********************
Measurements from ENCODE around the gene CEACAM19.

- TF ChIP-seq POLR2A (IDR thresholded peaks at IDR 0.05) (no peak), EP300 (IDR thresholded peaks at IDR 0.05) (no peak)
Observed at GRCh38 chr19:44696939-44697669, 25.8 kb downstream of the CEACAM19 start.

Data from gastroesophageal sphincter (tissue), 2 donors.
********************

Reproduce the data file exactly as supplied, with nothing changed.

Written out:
Measurements from ENCODE around the gene CEACAM19.

- TF ChIP-seq POLR2A (IDR thresholded peaks at IDR 0.05) (no peak), EP300 (IDR thresholded peaks at IDR 0.05) (no peak)
Observed at GRCh38 chr19:44696939-44697669, 25.8 kb downstream of the CEACAM19 start.

Data from gastroesophageal sphincter (tissue), 2 donors.